Cuba preps for Pope Francis' historic trip
Cuba is preparing for a historic visit from the Pope. He touches down on Saturday and will bring with him-- hope.
Cubans and their relatives here in the United States hope that someday they can travel to each other's home without politics getting in the way. News 6's Sheli Muniz traveled to Cuba over the summer to bring you stories of how families and the country was preparing.
Cuba is home for Sara Garcia and her family. It is the only place she has ever known. Her mother lives in the United States, but Garcia cannot leave. The Cuban government has denied her three times and though her feet are forced to stay on Cuban soil, her aspirations surpass the island.
"I have hope that I can see my mother again," speaking only Spanish, Garcia told News 6's Sheli Muniz.
Her hope also lies in Pope Francis. He is the third pope to visit the community country.
"Your dream is not only to visit your family but also visit Las Vegas? Y porque?" asked Muniz.
Garcia responded she has seen its beauty on television. A trip to Las Vegas, however, won't come easy. In fact, she may never make it. On this day, Garcia's grandson, Edwin, is on the island from Pennsylvania.
"I believe it's about time for America and Cuba to start doing something," said Edwin.
"Everyone is hopeful, but not everyone is for reestablishing relations. There are people who refuse to come back here there are people that refuse to agree that we should have a relationship with Cuba because of the government that's in power. You feel that when you come here, you're not benefiting the government? You're benefiting your family?" asked Muniz.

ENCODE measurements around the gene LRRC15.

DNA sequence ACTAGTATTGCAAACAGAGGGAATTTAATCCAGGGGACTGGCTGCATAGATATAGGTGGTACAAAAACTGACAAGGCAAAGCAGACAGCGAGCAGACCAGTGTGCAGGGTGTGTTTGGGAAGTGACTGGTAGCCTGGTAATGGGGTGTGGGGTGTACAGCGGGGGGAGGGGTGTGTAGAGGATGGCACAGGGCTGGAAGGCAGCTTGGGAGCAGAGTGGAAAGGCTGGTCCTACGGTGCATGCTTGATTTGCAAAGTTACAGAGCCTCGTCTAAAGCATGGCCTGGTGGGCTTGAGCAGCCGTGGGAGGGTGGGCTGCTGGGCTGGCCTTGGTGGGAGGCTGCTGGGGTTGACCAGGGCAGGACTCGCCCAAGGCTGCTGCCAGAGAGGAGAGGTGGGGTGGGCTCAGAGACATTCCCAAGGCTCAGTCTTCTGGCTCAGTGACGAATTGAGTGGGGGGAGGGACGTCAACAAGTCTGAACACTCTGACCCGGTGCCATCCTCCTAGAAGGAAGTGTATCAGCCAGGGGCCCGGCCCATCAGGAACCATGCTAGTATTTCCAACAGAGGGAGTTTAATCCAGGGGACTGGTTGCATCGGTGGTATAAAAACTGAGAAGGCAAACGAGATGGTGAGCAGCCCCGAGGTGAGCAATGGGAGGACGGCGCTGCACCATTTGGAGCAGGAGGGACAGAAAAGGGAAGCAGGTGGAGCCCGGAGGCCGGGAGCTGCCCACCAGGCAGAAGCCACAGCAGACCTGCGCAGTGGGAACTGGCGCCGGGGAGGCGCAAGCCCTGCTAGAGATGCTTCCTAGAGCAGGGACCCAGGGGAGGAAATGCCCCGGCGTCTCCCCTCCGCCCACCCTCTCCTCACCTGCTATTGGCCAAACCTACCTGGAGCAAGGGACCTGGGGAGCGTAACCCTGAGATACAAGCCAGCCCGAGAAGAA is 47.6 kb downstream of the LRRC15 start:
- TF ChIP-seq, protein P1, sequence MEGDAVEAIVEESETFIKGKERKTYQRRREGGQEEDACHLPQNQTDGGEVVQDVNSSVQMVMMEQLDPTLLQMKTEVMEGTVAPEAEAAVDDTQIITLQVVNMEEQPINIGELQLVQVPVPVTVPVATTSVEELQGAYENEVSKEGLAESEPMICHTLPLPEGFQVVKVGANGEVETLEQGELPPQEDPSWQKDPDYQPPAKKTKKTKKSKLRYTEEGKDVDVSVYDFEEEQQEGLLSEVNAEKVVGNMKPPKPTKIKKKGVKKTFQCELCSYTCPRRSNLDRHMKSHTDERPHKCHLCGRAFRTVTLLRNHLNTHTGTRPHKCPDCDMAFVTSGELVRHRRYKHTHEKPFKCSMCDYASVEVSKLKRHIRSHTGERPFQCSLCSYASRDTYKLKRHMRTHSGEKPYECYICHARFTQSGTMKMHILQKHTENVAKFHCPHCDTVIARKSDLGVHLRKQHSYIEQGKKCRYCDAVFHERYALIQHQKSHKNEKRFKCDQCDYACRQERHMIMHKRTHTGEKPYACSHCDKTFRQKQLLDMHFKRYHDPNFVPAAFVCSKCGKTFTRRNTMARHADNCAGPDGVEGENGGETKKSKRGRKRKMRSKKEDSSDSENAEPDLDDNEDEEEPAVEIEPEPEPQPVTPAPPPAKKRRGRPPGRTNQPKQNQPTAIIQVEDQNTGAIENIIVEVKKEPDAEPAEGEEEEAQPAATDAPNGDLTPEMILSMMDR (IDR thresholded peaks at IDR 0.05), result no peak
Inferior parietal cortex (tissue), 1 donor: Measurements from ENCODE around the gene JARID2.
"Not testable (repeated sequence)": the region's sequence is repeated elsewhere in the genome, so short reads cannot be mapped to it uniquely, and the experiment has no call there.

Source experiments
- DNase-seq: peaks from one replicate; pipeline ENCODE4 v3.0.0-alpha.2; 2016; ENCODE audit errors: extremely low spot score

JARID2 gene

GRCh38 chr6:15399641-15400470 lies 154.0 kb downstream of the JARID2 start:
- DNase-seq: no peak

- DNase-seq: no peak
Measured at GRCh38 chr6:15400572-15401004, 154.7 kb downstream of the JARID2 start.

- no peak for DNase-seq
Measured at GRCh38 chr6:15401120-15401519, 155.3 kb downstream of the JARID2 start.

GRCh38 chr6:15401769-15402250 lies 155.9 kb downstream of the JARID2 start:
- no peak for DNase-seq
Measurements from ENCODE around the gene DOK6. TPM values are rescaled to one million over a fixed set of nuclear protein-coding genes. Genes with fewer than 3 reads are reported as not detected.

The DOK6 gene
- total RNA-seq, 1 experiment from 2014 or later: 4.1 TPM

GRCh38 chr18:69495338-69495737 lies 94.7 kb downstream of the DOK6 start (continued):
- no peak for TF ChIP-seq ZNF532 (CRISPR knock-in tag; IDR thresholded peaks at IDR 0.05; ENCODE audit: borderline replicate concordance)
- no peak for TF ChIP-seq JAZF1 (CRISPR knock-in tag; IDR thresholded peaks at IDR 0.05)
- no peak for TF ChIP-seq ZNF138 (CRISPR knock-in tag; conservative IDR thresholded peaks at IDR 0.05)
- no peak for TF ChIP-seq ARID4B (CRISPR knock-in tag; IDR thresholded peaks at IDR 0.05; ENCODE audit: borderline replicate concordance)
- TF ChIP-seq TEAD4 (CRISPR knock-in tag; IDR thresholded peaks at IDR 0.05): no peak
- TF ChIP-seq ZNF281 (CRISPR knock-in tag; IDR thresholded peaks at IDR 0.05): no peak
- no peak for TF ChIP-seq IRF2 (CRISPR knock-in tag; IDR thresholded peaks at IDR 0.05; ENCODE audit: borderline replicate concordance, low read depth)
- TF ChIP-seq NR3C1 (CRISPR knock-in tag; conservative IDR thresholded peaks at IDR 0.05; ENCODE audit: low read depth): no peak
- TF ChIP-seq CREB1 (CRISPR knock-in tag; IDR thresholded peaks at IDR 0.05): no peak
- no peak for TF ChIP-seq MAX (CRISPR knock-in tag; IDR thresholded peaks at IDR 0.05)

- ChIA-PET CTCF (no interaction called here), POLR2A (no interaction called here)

"Yes," the family responded.
The Garcia family says they see their dollars progressing their family, not Castro's.
Others would disagree. Silvio Ortega, president of the Cuban Society in Orlando. "We lost everything in Cuba, we lost our freedom, we lost our democracy," said Ortega.
He is one of millions who has fled the country since Fidel Castro took power in the 1959 Cuban Revolution. While touting a drop in illiteracy and increase in public health, economic and political freedoms are essentially non-existent. Freedom of speech, there is none.
While working in Cuba, News 6 noticed that the older generation was more fearful othan the younger when talking about politics, even to American journalists.
The family jokingly said no one was monitoring them during our interview. They also said in the church courtyard, God was watching. It's the faith that's carried this family and carried through them to Garcia.
"Let's see now what the pope can do," said Garcia.
She is faithful that the pope's arrival to the country means her arriving closer to her dream, seeing her mother and that trip to Las Vegas.
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